We hold a dinner for all of our CEOs three times a year (and for our CTOs twice a year). To these dinners we sometimes invite a speaker to stimulate a conversation about an important subject. Last week we asked James Routledge of Sanctus to take on the Herculean task of prising open our CEOs to get them to talk about their own, and their approach to their staff’s, mental health. Or as we like to talk about it now, their mental fitness.
What does that mean? Why is it important?
“Mental health means different things to different people. In the context of our work as investors in entrepreneurs and their employees it focuses on stress and anxiety.”
James at Sanctus started his Sanctus journey with this blog post on the subject which articulates his definition:
Why did we choose this subject for our CEO dinner? In a nutshell what James believes is that it is not only the responsibility of a company/CEO to think about and take action to understand & improve the mental health of its/his/her employees. In addition, I also believe that it can be a competitive advantage given how few companies do it and how powerful it can be in terms of employee productivity.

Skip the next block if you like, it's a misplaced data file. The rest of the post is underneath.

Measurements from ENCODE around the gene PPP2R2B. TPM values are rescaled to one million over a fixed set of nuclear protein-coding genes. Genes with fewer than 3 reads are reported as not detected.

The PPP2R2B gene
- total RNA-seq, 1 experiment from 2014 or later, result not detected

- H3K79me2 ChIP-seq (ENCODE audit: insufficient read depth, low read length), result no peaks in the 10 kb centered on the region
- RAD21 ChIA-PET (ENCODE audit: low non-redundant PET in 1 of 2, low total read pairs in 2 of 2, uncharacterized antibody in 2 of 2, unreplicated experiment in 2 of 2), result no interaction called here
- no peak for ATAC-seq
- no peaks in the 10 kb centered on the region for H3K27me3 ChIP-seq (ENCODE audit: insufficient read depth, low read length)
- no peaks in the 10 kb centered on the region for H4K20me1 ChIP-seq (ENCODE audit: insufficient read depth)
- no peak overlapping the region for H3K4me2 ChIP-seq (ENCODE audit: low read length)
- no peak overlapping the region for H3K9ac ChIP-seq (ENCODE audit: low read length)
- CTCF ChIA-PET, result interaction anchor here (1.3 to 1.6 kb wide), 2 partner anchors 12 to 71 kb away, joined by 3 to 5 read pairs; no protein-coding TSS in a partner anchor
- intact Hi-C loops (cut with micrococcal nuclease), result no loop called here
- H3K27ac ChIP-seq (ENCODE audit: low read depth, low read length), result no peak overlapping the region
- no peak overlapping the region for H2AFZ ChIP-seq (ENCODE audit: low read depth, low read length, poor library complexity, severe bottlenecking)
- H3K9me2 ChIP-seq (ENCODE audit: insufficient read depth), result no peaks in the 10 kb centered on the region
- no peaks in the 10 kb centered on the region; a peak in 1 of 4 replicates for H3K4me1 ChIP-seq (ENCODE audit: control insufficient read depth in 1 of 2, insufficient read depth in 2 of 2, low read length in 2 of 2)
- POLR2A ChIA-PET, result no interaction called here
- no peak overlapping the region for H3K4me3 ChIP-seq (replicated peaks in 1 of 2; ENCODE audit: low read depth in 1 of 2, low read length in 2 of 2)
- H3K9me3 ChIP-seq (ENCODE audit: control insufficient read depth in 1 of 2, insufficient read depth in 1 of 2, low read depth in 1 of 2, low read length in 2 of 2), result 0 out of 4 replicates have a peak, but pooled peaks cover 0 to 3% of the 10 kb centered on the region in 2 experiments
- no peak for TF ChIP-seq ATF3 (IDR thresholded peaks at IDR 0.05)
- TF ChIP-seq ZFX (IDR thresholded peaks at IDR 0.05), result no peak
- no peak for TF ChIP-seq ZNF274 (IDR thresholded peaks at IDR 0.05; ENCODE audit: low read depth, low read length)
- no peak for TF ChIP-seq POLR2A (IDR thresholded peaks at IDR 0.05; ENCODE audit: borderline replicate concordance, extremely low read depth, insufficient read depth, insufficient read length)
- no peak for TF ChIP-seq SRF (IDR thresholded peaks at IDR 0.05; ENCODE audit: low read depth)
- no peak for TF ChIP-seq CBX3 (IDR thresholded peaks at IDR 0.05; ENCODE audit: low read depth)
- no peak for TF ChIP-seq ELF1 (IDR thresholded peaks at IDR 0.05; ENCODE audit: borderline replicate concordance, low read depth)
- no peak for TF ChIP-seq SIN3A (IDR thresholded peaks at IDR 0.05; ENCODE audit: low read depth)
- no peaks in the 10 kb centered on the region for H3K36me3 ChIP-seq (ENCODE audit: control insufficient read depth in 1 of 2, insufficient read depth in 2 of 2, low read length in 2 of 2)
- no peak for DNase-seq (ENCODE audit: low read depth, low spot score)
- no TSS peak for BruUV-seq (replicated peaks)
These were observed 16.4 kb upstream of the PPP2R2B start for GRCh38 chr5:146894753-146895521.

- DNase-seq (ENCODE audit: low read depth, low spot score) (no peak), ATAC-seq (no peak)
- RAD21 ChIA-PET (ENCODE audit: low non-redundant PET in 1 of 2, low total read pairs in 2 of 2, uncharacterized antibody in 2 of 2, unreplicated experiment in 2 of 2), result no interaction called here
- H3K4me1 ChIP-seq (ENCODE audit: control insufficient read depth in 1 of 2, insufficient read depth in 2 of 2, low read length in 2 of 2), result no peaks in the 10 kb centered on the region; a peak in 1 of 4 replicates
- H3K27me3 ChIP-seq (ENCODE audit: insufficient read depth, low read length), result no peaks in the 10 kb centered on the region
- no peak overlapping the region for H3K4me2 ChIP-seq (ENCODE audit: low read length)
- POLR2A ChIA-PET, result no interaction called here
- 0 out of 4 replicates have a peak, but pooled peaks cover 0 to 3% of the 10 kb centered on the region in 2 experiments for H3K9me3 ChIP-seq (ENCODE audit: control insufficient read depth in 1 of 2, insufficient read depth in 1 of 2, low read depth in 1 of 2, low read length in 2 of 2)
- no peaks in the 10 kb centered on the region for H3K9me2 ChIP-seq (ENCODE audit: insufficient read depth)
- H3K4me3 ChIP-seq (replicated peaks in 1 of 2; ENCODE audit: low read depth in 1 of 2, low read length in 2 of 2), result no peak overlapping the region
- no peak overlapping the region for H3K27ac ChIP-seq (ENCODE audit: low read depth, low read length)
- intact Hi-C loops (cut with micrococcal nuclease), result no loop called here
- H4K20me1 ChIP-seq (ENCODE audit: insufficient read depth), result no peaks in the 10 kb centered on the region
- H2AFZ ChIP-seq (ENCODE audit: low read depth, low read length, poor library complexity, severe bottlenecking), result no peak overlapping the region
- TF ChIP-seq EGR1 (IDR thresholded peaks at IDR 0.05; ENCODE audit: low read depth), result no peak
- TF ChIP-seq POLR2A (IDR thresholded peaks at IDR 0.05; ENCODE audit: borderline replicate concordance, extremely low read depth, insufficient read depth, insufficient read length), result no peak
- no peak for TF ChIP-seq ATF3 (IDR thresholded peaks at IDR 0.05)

“I believe that a company with a high level of mental fitness amongst its staff has a much better chance of outperforming.”
A talk I went to last week at my daughter’s school focused on building resilience and the subject of Andy Murray’s ascent to the top of the tennis world was explained by his work with sports psychologists. I wonder why the same approach is not more widely adopted in business?
This is a subject close to my heart having grown up with a Jungian psychologist as a mother and having spent a disproportionate time focusing on the Interpersonal Dynamics class at Stanford Graduate School of Business, affectionately known as Touchy Feely. It is the most popular class at the GSB.
Some of the highlights of the dinner that I’d like to share with you were:
How surprisingly (to James and to me) open our CEOs were with us and each other